HGB 12 - 16.5 HIGH
Please select from below:
The abnormality chosen is:
ERYTHROCYTOSIS (polycythemia), an excess of red blood cells with a resultant elevation of the hemoglobin and hematocrit. Polycythemia may be classified as relative (hemoconcentration secondary to dehydration) or absolute (an actual increase in the total red cell mass). Relative polycythemia is also seen in an uncommon condition called Gaisbocks syndrome or stress polycythemia. The most common cause of erythrocytosis is a response to smoking. The pathophysiology of smokers polycythemia is believed to be multifactorial. Suspected causes include a reduced plasma volume and an elevated red cell mass secondary to increased levels of carboxyhemoglobin. The reduced plasma volume secondary to cigarettes is easily reversible within a few days; therefore, a CBC should be rechecked after the patient has abstained from smoking for several days. It is also prudent to obtain a carboxyhemoglobin level (this will be mildly elevated in smokers) to prove that erythrocytosis is secondary to smoking in appropriate patients. However, unlike the reduced plasma volume seen with smokers, the increased RBC mass secondary to elevated carboxyhemoglobin levels may take months to correct after the patient abstains from smoking.
The initial workup of erythrocytosis is dependant on the probability of polycythemia vera as the underlying cause. A serum erythropoietin level is usually the first step. Polycythemia vera is associated with a low erythropoietin level but the diagnosis is still possible even with a normal level and the work-up should proceed if there is associated leukocytosis and/or thrombocytosis, thrombotic events, microcytosis with a normal hemoglobin/hematocrit, a new increase in a previously normal hemoglobin/hematocrit, splenomegaly, or symptoms of polycythemia vera.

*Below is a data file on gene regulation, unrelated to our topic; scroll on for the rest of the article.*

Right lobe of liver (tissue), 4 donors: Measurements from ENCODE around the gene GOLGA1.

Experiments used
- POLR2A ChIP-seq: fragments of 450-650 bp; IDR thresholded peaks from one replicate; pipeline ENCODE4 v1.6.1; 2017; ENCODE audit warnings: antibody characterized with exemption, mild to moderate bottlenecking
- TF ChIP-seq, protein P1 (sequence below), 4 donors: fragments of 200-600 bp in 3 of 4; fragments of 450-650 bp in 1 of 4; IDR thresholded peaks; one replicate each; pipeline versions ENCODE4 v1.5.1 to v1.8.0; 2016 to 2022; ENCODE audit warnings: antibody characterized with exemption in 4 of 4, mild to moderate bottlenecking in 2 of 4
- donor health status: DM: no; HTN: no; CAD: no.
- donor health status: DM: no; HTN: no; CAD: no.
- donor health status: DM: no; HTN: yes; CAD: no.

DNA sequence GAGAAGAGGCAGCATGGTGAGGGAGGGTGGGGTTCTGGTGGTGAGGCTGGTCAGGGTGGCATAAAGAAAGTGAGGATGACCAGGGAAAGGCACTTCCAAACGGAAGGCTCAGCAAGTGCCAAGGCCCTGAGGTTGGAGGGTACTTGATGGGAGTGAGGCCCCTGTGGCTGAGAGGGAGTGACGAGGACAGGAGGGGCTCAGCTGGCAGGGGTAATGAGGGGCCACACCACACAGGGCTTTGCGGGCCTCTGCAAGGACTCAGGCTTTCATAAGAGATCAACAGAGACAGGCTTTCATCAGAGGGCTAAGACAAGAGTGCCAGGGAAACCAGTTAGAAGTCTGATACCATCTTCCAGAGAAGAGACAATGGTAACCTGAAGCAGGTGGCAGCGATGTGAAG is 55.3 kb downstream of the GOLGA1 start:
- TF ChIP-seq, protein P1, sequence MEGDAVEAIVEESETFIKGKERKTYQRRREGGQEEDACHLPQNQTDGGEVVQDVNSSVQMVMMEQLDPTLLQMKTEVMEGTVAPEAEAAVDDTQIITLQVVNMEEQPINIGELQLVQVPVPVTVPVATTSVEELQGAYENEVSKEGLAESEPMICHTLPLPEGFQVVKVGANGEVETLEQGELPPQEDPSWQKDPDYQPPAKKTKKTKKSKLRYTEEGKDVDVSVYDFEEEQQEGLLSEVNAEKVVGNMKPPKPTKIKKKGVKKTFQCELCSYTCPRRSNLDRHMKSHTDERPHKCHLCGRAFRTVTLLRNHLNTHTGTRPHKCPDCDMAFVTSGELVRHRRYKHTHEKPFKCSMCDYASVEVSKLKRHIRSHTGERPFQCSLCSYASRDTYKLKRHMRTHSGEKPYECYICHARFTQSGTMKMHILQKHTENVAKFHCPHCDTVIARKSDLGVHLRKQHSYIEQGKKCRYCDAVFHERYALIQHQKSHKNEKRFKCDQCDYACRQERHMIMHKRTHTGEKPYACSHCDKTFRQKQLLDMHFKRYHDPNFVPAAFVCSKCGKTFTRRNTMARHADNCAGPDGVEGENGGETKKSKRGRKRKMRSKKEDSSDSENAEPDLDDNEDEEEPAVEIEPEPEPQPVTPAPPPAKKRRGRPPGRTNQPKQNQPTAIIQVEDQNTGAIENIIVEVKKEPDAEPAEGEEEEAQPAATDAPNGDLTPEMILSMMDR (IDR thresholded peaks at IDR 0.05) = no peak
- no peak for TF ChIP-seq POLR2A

If a secondary cause for erythrocytosis is suspected (associated with either a normal or elevated erythropoietin level) then arterial blood gas measurement with a PaO2-50 is the next step as secondary erythrocytosis is either hypoxia dependant or hypoxia independant. If the patient is a smoker, be sure to measure the carboxyhemoglobin level on arterial blood gas sampling. Hypoxia dependant cases should proceed so as to determine the cause of the hypoxia with chest radiography, pulmonary function testing, and possibly bubble contast cardiac echocardiography. High oxygen-affinity hemoglobinopathy or 2,3-diphosphoglycerate mutase deficiency are possible when the PaO2-50 is depressed. Hypoxia independant cases are associated with malignancies (renal cancer, uterine leiomyoma, pheochromocytoma, meningioma, adrenal tumors, cerebellar hemangioblastoma, hepatocellular carcinoma, etc.), or congenital cases of erythrocytosis secondary to abnormalities of the erythropoietin receptor such as Chuvash polycythemia which is seen in patients of Russian heritage. Some athletes abuse erythropoietic drugs to enhance performance which result in erythrocytosis. Patients who have received a renal transplantation may develop a secondary erythrocytosis associated with a low erythropoietin level that is responsive to therapy with either an ACEI or an ARB. When there is a low erythropoietin level and polycythemia vera has been excluded, then mutations of the erythropoietin receptor should be considered.